On the other hand, while this beautiful core is explored several times throughout the film, I got the sense that the film's makers were uninterested in just sitting in it. The film isn't even a full 70 minutes long, and yet it still feels terribly overstuffed. Remember what I said about the core conflict being so secure in and of itself that it needed no outside forces to make it work? There are way, way, way too many outside forces in this film. The biggest problem is Dr. Krank, the evil/lunatic/something-or-other scientist whose promise of being able to turn animal to man drives the plot to begin. However, what he ends up providing as well is a transparent villain character whose treatment is unceremonious at best. Krank is not necessary to provide conflict, because there's enough already between Spot and Leonard. Krank's just a place for the film to get to and go from, and the focus on him causes all sorts of unnecessary sequences, between Pretty Boy and Mr. Jolly coming to the rescue for no good reason to the dull comedy stylings of his Dr. Moreau underlings to the scenes of that Ivan kid just acting crazy. The mom/teacher is an additional problem. She is provided with no less than two full subplots of her own that never get anywhere - a teacher contest and a romantic encounter. Both of them might have been interesting had they been given any thought, but they just end up being something to do to pass the time or to provide cover for her character's whereabouts. The romantic encounter is especially ill-done (I won't say with who) because the film pretends to have given her character an emotional investment in the outcome, but it's just utterly forgotten as the film continues on its path. Finally, the really painful thing about watching the film is its storytelling speed. Even with last year's dismal (and frankly, far worse than this) Rugrats Go Wild setting precedents for running over story elements, Teacher's Pet breaks the sound barrier with its pace. We've got characters introduced and then shoved out of sight. We've got climaxes and dialogue scenes that happen in essentially the blink of an eye. We even have our two main characters, trapped by the villain, saved within 30 seconds by a character coming out of left field. Why try and tell stories to kids this way? Are we training them to become computers? Let them absorb a little information, for cryin' out loud!

From a visual standpoint, I have conflicting feelings. On one hand, I was surprised by the ambition of the storyboarding and layout (or put more simply, the cinematography) of the film. There was a lot more talent here than expected for a TV-cartoon-to-film adaptation. On the other hand, I intensely dislike the visual style of the characters. The trend for cartoons with ugly character designs has existed for quite some time (in fact, it's how Klasky-Cuspo makes a living), and I just don't groove with it, for lack of a better term. More importantly, characters like this seem designed for economy's sake, being composed of few lines and even less motion. Put this side-by-side with a show like Rocko's Modern Life, and Rocko looks absolutely lavish in the comparison. So I don't know where I stand on this film visually. I have admiration for the work of the crew behind it, but I can't really like it. Of course, if you like this show's visual style, then you'll probably be extremely pleased with the results.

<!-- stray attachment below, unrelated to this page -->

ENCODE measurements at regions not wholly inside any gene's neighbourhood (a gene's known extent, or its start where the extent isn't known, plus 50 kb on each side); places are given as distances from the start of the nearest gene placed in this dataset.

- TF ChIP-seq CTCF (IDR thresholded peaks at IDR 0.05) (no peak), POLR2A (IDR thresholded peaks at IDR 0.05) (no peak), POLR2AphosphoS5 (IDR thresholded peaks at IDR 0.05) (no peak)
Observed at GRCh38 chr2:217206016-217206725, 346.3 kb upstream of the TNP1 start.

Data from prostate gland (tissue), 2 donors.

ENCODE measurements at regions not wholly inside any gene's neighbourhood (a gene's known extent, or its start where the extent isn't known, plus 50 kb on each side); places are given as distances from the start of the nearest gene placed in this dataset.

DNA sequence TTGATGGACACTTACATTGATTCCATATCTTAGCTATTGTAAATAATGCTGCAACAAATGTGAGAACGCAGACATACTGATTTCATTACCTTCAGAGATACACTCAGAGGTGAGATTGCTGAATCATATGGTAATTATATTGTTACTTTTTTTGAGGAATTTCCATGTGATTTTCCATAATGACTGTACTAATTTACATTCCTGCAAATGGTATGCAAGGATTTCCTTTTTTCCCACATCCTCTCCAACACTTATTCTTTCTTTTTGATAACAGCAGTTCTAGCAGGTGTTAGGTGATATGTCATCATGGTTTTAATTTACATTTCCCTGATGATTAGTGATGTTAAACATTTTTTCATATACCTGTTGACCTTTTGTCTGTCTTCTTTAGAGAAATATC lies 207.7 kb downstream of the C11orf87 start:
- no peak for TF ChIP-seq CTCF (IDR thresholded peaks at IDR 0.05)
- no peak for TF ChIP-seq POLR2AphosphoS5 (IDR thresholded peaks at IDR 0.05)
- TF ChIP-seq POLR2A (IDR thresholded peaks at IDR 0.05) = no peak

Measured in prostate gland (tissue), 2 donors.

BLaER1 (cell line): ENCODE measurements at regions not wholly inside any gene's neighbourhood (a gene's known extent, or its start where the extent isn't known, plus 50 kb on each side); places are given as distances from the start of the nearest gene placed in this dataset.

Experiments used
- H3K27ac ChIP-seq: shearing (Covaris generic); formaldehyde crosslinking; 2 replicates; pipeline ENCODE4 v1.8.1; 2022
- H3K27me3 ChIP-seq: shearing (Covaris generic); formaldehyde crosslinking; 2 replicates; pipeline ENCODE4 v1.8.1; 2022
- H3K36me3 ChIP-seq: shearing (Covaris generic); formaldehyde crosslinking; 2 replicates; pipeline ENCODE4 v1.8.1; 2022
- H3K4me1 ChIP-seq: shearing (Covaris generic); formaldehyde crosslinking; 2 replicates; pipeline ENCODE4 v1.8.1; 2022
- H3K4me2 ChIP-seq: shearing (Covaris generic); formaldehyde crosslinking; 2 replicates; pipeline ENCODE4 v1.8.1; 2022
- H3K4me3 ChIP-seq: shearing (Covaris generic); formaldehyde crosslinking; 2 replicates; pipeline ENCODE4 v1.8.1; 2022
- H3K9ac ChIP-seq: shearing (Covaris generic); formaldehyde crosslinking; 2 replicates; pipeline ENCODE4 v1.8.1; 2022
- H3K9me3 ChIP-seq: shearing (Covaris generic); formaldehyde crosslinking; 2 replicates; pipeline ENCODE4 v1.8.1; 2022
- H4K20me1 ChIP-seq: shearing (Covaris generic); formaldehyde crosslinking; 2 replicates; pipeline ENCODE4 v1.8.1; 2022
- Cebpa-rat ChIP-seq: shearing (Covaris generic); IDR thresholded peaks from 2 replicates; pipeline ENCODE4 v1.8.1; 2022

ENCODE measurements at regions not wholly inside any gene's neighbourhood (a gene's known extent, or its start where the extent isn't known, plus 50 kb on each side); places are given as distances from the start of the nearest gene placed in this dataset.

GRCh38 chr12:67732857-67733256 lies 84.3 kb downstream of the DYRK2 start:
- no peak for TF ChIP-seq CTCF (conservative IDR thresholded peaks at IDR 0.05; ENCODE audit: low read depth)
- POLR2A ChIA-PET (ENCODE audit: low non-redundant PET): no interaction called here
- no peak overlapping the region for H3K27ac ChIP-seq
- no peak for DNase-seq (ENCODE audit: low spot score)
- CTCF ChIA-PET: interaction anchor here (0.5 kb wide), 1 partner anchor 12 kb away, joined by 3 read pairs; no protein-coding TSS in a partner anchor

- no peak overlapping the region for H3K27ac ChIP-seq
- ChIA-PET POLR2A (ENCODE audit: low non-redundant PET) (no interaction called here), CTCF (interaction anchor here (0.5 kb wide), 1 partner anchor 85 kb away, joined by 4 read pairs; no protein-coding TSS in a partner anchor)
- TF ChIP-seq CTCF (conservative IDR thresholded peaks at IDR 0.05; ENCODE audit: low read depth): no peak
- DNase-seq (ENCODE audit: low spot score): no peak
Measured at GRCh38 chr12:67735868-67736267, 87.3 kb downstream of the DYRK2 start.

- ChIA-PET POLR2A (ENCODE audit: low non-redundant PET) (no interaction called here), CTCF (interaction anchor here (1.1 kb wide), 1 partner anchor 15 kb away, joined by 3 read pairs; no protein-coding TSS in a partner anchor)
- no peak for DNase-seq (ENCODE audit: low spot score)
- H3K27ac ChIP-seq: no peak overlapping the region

A few more comments before wrapping it up: not a bad voice cast for a straight-from-the-small-screen variety flick. I know Nathan Lane, David Odgen Stiers, Wallace Shawn, and Jerry Stiller are all from the actual show itself, which is already a pretty impressive line-up. Throwing in Kelsey Grammer, Paul Reubens, and Megan Mullally just sweetens the deal. The songs are not as impressive, though, and add to the problem of wasting what little time the movie is allotted anyway. So what's the overall situation regarding Teacher's Pet? Like many TV-to-film flicks, it commits the crime of being an exceptionally padded single episode. With all of the gunk cut out, this might have made a lean, mean, 22-minute episode, or even a 46-minute "hour-long" special. There's interesting stuff in here, but I don't know if it's really worth sitting through all the other stuff to try and pick at it. It's more than harmless for kids; they may actually get something out of it meaning-wise. Parents, though, are advised to drop them off and do some shopping while you wait.

Two and a half (**1/2) stars out of four (****)


A critique by Alex Weitzman
First Published on Jan 17, 2004